In the early years after man befriended and domesticated dogs, some 11,000 years ago, one pet pooch developed an infectious cancer. It probably started out in the blood, and likely killed the poor animal. But unlike most forms of cancer which aren't contagious, this exact strain lives today.
Dogs around the world can become afflicted with canine transmissible venereal tumor — one of only three known contagious cancers — passed around when dogs have sex, or lick another infected dog and carry away tumor cells.
"It’s a cancer that’s really a parasite," Elizabeth Murchison, the lead author of a new analysis of CTVT published in the Thursday issue of Science.
To better understand how this unusually resilient cancer spreads, and trace the origins of other cancers, Murchison and colleagues sequenced tumor samples taken from infected animals from distant corners of the world: an American cocker spaniel from Brazil and an Aboriginal camp dog from northern Australia.
The analysis indicates that the father, or mother, of the cancer was a medium to large dog with a pointy snout and ears, an agouti or dark coat, perhaps related to an Alaskan malamute or husky.
Cancers arise from rogue cell growth triggered by mutations in their host, and tumor cells that accidentally enter another host are usually taken down by the new host's immune system. But CTVT has made a career of bypassing new host animals' defenses, sprouting nasty tumors in their sex organs for thousands of years. "'Super cancer' is a good designation," Murchison said.
Humans may be at least partly to blame for the birth of this traveling scourge. The new research adds to evidence that oldest, and most successful cancer line known to science arose as unfortunate fallout of befriending humans.
Because they only interacted with other dogs that were around human companions, the first domestic dog populations were "incredibly inbred," Clare Rebbeck, a CTVT and cancer researcher at Cold Spring Harbor Labs in New York, told NBC News. Inbreeding offers opportunities for odd mutations to take root, and "this limited interaction would have allowed the cancer to develop," Rebbeck, who was unconnected with the new report, explained.
Scientists suspected that a virus or a bacteria was helping spread the disease, but confirmed in 2006 that the tumor cells themselves were the agents of transmission.
Another "immortal" cancer cell line, a human line called HeLa, lives on in labs across the world, from a cervical tumor sample taken from a Virginia tobacco farmer Henrietta Lacks in 1951. But canine transmissible venereal tumor has been multiplying in the wild, unassisted, for thousands of years.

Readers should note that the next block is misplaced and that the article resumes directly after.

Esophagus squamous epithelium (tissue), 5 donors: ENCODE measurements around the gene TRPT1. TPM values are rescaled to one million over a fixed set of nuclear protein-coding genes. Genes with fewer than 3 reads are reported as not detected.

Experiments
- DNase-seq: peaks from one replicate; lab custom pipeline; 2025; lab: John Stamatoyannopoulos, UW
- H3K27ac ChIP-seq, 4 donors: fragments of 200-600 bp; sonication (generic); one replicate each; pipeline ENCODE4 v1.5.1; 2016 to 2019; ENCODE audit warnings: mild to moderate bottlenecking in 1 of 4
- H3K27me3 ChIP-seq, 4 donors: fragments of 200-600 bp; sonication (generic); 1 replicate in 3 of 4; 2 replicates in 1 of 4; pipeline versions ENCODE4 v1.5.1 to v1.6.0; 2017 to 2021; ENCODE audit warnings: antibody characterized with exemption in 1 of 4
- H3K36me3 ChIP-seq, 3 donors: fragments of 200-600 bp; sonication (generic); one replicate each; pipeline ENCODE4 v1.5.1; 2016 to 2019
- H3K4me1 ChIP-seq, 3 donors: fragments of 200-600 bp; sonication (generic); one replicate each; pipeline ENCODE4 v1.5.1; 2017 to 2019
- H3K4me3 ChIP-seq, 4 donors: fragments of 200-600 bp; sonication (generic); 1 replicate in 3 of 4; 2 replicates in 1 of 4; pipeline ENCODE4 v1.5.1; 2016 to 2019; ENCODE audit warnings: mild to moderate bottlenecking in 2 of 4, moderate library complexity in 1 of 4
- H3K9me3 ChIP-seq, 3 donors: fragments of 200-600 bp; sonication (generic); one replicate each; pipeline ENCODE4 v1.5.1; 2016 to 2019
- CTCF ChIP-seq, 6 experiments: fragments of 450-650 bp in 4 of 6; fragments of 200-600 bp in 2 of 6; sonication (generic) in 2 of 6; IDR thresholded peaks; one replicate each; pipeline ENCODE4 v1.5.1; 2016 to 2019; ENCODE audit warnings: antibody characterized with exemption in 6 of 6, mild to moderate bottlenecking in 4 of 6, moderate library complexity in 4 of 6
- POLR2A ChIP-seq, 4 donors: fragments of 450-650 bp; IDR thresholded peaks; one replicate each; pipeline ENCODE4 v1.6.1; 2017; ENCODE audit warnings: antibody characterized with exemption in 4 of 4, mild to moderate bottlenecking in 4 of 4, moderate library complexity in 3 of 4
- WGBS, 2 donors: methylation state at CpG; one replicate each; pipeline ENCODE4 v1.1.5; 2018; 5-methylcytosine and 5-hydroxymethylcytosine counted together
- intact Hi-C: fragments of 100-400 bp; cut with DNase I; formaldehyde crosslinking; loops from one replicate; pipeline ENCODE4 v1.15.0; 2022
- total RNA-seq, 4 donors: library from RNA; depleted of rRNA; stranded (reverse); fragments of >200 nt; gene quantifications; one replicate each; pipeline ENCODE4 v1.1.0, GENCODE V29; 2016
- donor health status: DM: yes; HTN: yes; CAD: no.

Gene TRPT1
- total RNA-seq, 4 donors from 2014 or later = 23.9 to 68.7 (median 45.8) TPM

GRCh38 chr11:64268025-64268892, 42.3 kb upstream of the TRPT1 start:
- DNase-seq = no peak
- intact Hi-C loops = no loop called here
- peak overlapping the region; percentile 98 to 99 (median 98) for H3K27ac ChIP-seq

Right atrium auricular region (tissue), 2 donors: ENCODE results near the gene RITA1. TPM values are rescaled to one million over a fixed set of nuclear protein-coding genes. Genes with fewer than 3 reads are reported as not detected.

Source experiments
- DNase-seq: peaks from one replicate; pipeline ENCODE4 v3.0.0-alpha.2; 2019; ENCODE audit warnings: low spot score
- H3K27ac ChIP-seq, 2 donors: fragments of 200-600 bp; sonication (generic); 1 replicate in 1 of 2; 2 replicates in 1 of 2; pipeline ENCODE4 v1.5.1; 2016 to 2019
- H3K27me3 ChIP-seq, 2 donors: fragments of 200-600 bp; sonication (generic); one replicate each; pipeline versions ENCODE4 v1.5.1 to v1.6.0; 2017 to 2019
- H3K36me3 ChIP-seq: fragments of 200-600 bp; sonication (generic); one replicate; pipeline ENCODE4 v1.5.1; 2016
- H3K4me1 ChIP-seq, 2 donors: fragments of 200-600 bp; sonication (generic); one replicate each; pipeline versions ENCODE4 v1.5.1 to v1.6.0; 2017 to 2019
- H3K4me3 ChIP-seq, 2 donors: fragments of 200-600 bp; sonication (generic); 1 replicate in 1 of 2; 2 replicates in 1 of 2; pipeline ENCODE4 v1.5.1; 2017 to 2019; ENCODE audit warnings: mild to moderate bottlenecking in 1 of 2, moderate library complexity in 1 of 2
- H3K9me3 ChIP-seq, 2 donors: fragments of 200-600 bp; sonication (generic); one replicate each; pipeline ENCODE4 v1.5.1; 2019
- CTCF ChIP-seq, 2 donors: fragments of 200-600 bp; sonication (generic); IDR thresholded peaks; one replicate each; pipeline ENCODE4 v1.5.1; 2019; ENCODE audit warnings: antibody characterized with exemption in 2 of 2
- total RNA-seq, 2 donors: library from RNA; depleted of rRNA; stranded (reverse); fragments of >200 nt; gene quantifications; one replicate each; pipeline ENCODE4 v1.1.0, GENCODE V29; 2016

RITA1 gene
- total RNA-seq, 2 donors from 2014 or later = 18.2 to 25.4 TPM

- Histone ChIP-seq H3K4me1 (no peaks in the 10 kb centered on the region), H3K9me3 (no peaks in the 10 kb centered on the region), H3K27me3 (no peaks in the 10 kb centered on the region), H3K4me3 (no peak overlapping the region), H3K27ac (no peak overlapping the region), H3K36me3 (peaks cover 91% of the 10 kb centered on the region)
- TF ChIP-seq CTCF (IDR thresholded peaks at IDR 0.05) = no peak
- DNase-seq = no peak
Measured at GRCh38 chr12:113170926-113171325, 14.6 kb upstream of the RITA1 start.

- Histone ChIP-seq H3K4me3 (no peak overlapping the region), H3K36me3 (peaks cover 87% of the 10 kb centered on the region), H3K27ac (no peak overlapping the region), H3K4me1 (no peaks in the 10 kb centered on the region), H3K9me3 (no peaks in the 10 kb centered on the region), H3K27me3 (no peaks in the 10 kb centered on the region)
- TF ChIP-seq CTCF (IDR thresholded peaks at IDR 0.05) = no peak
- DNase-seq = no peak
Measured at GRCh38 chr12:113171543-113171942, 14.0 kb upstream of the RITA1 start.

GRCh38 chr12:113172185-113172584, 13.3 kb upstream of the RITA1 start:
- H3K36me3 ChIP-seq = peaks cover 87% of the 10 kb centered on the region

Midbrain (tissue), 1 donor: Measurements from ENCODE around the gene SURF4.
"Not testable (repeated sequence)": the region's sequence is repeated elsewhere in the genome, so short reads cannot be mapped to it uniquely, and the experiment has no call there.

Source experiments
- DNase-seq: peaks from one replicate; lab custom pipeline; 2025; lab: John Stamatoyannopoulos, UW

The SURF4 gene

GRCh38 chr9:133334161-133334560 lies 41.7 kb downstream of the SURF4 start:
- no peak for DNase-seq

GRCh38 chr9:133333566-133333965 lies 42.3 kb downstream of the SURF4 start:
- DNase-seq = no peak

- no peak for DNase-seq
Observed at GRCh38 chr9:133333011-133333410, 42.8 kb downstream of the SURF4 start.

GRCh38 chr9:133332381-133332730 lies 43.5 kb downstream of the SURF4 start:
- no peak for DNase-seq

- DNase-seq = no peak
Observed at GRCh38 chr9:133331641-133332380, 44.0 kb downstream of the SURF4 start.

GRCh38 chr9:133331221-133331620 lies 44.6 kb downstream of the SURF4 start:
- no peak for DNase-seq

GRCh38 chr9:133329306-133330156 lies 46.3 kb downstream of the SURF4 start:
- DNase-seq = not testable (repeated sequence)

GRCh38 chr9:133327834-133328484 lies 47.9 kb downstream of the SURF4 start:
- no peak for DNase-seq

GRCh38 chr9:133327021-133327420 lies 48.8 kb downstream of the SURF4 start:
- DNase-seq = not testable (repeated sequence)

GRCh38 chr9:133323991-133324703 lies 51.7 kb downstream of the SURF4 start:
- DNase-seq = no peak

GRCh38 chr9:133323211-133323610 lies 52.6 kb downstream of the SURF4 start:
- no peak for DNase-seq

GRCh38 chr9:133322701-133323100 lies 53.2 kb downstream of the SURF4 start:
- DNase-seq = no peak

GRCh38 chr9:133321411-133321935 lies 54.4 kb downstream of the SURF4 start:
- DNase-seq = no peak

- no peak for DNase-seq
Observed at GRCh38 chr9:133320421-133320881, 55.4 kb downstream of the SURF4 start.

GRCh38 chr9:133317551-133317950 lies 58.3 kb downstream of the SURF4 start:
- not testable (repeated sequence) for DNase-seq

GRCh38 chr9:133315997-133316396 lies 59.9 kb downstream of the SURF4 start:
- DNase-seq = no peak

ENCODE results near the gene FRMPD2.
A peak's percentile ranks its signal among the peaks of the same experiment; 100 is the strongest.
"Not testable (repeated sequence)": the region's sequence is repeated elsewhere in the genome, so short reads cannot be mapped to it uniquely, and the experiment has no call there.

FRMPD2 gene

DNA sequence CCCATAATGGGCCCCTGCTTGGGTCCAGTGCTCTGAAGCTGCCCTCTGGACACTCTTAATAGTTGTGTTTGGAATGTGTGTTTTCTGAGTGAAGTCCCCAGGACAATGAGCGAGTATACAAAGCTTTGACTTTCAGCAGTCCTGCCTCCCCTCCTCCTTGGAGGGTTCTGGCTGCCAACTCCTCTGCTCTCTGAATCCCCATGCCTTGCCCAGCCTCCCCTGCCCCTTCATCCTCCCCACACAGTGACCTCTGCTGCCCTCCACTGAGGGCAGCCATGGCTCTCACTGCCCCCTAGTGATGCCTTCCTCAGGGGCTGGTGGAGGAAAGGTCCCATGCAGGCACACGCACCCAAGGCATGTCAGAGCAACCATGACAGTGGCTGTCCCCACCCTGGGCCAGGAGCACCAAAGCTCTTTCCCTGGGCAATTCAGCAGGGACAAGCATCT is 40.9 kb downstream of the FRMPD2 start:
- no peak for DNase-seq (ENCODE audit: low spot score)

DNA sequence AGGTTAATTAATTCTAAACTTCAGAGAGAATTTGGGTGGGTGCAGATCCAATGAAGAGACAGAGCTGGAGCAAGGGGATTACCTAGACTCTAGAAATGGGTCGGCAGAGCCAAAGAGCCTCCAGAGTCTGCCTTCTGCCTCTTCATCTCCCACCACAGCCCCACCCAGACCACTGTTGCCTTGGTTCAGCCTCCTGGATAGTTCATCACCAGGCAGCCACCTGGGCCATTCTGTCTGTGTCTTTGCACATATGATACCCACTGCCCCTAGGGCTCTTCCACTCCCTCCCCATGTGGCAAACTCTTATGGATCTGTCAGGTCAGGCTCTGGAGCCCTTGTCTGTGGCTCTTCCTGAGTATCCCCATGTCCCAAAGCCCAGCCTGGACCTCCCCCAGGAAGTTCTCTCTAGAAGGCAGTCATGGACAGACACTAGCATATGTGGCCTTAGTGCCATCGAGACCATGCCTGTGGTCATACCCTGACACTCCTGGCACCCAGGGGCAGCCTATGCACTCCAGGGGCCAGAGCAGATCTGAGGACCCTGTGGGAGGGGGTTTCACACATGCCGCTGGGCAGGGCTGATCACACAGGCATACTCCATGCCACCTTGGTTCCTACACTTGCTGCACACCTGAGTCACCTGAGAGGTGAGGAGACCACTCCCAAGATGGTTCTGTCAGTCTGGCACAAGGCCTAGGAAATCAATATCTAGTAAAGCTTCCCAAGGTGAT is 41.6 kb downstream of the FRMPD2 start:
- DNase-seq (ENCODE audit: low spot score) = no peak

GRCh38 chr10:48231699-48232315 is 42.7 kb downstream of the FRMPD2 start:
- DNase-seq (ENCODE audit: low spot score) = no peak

So CTVT, carrying DNA from the "that original dog that lived all those years ago," is now "living in thousands of dogs around the world," Murchison told NBC News.
Murchison, a researcher at the Department of Veterinary Medicine at the University of Cambridge has been studying contagious cancers for several years, beginning with the lethal, infectious cancer that is threatening populations of Tasmanian devils that inhabit her home town.
Though the devils' face cancer isn't older than 30 years, both infectious cancers arose in a non-diversified populations: in the marsupials, penned in on their island, and in the inbred population of dogs that first grew out the CTVT.
Because only one X chromosome has survived generations of travel and replication, the researchers can't tell if that animal was male or female. "Otherwise I would give it a name," Murchison said.
The disease has collected about two million mutations through the generations — human tumors usually have a few thousand — and the secret to how the line persists is likely among them, Murchison believes. Determining which of the mutations are crucial to the cancer's long life will be part of the next stages of this study. "We would really like to know how it evades the immune system," she said.
Human cancer sequencing projects have shown that tumors growing in people tend to have many different cell types, all competing with each other, which contributes to cancer's notorious ability to adapt around treatments. Compared to that, team was surprised to find a lack of diversity among the CTVT cells.
So it turns out you can't teach a new cancer old tricks: CTVT responds well to chemotherapy perhaps because it lacks the diversity to adapt.
In next stages of research, Murchison hopes to pinpoint the location that the cancer originated in. "It's kind of one of a kind," she said.